Battles have been upgraded so that they now come in multiple waves. You'll have breaks between the differnt rounds to send reinforcements or order your fleets to retreat. And if you're looking for an edge in battle you can now rely on your spy drones to collect info - not just on planets, but also on enemy fleets.
The game also has a bunch of new social functions that will make it easier to invite friends, a global in-game chat, and push notifications to quickly call for allies.
And to celebrate this big update, FISHLABS has even opened a new server for the game. So if you want to try out all the new features, you can download Galaxy on Fire - Alliances for free now.
Stone Blade Entertainment has updated SolForge with a new Campaign Mode for solo players. You'll be able to play missions using pre-designed decks against an AI to win rewards. Some of the missions will allow you to build your own decks and see how you fare as well.
The update also includes 48 new cards that do not bode well for the rest of the world. The cards can be found in booster packs, legendary chests, and prize packs, or you can purchase them in Reign of Varna booster packs and chests.
Check out the new campaign and cards in SolForge by downloading it for free.
There's "Only 1 Animatronic" in Five Nights at Freddy's 3. How bad can it be?
The nopefest that is Five Nights at Freddy's is back in its third installment. Scott Cawthon brings us back to Freddy's thirty years after the horrors of the first two games. In that time the horrifying tale has become nothing more than legend and someone is looking to make a profit. They've created a horror attraction out of found pieces of the cursed restaurant to let daring visitors relive the experience of Freddy Fazbear's Pizza. They've even found the old fan to keep you company. Your first night there won't be so bad until the owners find an old animatronic tucked away in a hidden room inside the attraction.
The gameplay is significantly different from the last two titles. There are now two maps and multiple computer systems that will fail quite often. You must bring them back online before the alarm sounds because your new animatronic friend is attracted to loud noises. It will take some clever planning and quick fingers to survive all five nights.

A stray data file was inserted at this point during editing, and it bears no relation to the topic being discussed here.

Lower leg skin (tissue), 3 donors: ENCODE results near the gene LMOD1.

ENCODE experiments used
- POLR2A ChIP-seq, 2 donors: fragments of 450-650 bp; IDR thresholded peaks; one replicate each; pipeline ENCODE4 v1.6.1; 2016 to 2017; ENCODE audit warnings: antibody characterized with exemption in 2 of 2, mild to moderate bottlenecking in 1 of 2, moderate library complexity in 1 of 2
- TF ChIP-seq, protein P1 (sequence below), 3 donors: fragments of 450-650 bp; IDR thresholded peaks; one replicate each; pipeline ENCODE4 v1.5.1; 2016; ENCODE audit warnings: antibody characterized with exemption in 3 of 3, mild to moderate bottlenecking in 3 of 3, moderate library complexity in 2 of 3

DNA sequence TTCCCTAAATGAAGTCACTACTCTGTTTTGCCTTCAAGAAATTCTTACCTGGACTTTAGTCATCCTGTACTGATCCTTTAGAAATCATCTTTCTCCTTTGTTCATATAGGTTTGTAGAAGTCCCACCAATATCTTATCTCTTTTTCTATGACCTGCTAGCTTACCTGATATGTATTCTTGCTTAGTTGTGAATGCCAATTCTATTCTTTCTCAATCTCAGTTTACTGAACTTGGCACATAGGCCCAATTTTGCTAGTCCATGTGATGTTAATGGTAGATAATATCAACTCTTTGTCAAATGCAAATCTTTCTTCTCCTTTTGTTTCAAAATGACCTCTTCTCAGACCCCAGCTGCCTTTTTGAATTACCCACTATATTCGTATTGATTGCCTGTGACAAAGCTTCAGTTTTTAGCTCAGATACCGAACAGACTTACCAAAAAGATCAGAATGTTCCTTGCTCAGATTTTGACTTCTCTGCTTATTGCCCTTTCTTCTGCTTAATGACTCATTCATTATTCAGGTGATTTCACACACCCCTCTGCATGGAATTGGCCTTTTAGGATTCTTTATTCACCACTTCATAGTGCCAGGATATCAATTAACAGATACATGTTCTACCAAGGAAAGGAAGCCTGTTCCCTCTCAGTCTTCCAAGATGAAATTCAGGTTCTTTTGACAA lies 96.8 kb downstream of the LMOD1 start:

If you're ready to give up sleep for a week, you can download Five Nights at Freddy's 3 for $2.99.
X-Mercs: Invasion is a game about saving the world from evil aliens. And from evil mercenaries. You shoot lots of evil stuff in the face, really. You’ll slowly start to unlock new things to do as you progress, but your activities are mostly divided between four tasks: sending squads on missions, researching new technologies, manufacturing items and equipment, and building up your base of operations. If you’re looking around and thinking this sounds like a free-to-play XCOM, well, you’re not wrong. That’s totally what it is. Don’t write it off yet, however.
What really struck me is how much thought was put into these tasks and wait timers - yes, there are wait timers. Manufacturing items takes varying amounts of time, resources, and money, depending on what you’re putting together. Research follows a similar pattern, although you can only ever research something once so the initial cost is a bit higher. Of course building new structures and clearing out space also takes a certain amount of real time to finish, and should be familiar to anyone who’s played a free town builder before. Lastly there are the soldiers, who will take time to heal up if they’re wounded in combat.